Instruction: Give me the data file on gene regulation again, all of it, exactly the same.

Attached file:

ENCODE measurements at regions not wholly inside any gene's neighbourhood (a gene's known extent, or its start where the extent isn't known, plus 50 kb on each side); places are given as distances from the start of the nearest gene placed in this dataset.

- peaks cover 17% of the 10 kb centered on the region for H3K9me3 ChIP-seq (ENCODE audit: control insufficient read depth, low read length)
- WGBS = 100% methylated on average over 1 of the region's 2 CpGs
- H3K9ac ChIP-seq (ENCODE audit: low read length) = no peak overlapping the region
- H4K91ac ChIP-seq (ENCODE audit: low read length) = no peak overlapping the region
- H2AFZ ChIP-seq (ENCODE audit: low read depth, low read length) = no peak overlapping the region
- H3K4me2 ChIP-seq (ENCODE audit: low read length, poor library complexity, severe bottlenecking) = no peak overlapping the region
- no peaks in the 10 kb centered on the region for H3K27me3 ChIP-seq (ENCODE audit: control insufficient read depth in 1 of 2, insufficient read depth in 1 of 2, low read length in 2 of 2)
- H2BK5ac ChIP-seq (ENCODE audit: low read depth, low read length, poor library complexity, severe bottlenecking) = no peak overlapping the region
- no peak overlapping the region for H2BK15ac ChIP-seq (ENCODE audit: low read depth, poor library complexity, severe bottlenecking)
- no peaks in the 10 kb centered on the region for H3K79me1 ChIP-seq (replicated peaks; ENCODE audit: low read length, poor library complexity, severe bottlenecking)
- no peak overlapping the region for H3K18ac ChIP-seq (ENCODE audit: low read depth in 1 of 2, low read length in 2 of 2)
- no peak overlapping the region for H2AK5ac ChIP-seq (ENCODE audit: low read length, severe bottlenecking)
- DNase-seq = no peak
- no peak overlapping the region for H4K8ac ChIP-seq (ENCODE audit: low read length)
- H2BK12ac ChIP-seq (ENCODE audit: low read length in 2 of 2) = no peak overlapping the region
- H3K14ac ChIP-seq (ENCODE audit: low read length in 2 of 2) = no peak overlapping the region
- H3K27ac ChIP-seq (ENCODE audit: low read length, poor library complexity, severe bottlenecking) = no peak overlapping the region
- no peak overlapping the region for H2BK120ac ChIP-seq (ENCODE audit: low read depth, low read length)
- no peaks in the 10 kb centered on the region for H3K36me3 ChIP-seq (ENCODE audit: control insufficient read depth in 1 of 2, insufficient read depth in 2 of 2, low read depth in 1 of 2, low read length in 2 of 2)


ENCODE measurements at regions not wholly inside any gene's neighbourhood (a gene's known extent, or its start where the extent isn't known, plus 50 kb on each side); places are given as distances from the start of the nearest gene placed in this dataset.

- peaks cover 17% of the 10 kb centered on the region for H3K9me3 ChIP-seq (ENCODE audit: control insufficient read depth, low read length)
- WGBS = 100% methylated on average over 1 of the region's 2 CpGs
- H3K9ac ChIP-seq (ENCODE audit: low read length) = no peak overlapping the region
- H4K91ac ChIP-seq (ENCODE audit: low read length) = no peak overlapping the region
- H2AFZ ChIP-seq (ENCODE audit: low read depth, low read length) = no peak overlapping the region
- H3K4me2 ChIP-seq (ENCODE audit: low read length, poor library complexity, severe bottlenecking) = no peak overlapping the region
- no peaks in the 10 kb centered on the region for H3K27me3 ChIP-seq (ENCODE audit: control insufficient read depth in 1 of 2, insufficient read depth in 1 of 2, low read length in 2 of 2)
- H2BK5ac ChIP-seq (ENCODE audit: low read depth, low read length, poor library complexity, severe bottlenecking) = no peak overlapping the region
- no peak overlapping the region for H2BK15ac ChIP-seq (ENCODE audit: low read depth, poor library complexity, severe bottlenecking)
- no peaks in the 10 kb centered on the region for H3K79me1 ChIP-seq (replicated peaks; ENCODE audit: low read length, poor library complexity, severe bottlenecking)
- no peak overlapping the region for H3K18ac ChIP-seq (ENCODE audit: low read depth in 1 of 2, low read length in 2 of 2)
- no peak overlapping the region for H2AK5ac ChIP-seq (ENCODE audit: low read length, severe bottlenecking)
- DNase-seq = no peak
- no peak overlapping the region for H4K8ac ChIP-seq (ENCODE audit: low read length)
- H2BK12ac ChIP-seq (ENCODE audit: low read length in 2 of 2) = no peak overlapping the region
- H3K14ac ChIP-seq (ENCODE audit: low read length in 2 of 2) = no peak overlapping the region
- H3K27ac ChIP-seq (ENCODE audit: low read length, poor library complexity, severe bottlenecking) = no peak overlapping the region
- no peak overlapping the region for H2BK120ac ChIP-seq (ENCODE audit: low read depth, low read length)
- no peaks in the 10 kb centered on the region for H3K36me3 ChIP-seq (ENCODE audit: control insufficient read depth in 1 of 2, insufficient read depth in 2 of 2, low read depth in 1 of 2, low read length in 2 of 2)